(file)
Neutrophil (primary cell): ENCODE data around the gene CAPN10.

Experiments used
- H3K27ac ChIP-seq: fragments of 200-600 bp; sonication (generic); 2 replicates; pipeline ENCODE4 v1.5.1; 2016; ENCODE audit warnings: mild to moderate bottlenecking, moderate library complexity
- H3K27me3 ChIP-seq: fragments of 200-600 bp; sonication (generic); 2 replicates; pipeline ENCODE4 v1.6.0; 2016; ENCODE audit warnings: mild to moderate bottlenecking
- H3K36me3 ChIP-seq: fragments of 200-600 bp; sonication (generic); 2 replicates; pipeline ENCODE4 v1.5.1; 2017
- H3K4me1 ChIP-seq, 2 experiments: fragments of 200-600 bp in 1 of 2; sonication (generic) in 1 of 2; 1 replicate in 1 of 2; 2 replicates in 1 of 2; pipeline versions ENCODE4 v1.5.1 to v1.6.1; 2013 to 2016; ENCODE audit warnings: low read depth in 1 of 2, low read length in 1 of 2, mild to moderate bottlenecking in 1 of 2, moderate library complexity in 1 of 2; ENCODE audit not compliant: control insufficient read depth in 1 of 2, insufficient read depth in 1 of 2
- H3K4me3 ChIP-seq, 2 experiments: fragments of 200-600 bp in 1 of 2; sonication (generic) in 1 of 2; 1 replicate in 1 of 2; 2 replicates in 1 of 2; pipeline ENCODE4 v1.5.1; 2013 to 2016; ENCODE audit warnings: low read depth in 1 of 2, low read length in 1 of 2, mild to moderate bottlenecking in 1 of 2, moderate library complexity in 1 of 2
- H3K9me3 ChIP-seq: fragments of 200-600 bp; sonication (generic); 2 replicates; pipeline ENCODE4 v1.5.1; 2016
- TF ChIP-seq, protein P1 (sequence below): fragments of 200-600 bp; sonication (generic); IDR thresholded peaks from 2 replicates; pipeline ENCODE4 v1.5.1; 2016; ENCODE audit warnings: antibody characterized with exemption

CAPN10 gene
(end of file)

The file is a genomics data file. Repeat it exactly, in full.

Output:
Neutrophil (primary cell): ENCODE data around the gene CAPN10.

Experiments used
- H3K27ac ChIP-seq: fragments of 200-600 bp; sonication (generic); 2 replicates; pipeline ENCODE4 v1.5.1; 2016; ENCODE audit warnings: mild to moderate bottlenecking, moderate library complexity
- H3K27me3 ChIP-seq: fragments of 200-600 bp; sonication (generic); 2 replicates; pipeline ENCODE4 v1.6.0; 2016; ENCODE audit warnings: mild to moderate bottlenecking
- H3K36me3 ChIP-seq: fragments of 200-600 bp; sonication (generic); 2 replicates; pipeline ENCODE4 v1.5.1; 2017
- H3K4me1 ChIP-seq, 2 experiments: fragments of 200-600 bp in 1 of 2; sonication (generic) in 1 of 2; 1 replicate in 1 of 2; 2 replicates in 1 of 2; pipeline versions ENCODE4 v1.5.1 to v1.6.1; 2013 to 2016; ENCODE audit warnings: low read depth in 1 of 2, low read length in 1 of 2, mild to moderate bottlenecking in 1 of 2, moderate library complexity in 1 of 2; ENCODE audit not compliant: control insufficient read depth in 1 of 2, insufficient read depth in 1 of 2
- H3K4me3 ChIP-seq, 2 experiments: fragments of 200-600 bp in 1 of 2; sonication (generic) in 1 of 2; 1 replicate in 1 of 2; 2 replicates in 1 of 2; pipeline ENCODE4 v1.5.1; 2013 to 2016; ENCODE audit warnings: low read depth in 1 of 2, low read length in 1 of 2, mild to moderate bottlenecking in 1 of 2, moderate library complexity in 1 of 2
- H3K9me3 ChIP-seq: fragments of 200-600 bp; sonication (generic); 2 replicates; pipeline ENCODE4 v1.5.1; 2016
- TF ChIP-seq, protein P1 (sequence below): fragments of 200-600 bp; sonication (generic); IDR thresholded peaks from 2 replicates; pipeline ENCODE4 v1.5.1; 2016; ENCODE audit warnings: antibody characterized with exemption

CAPN10 gene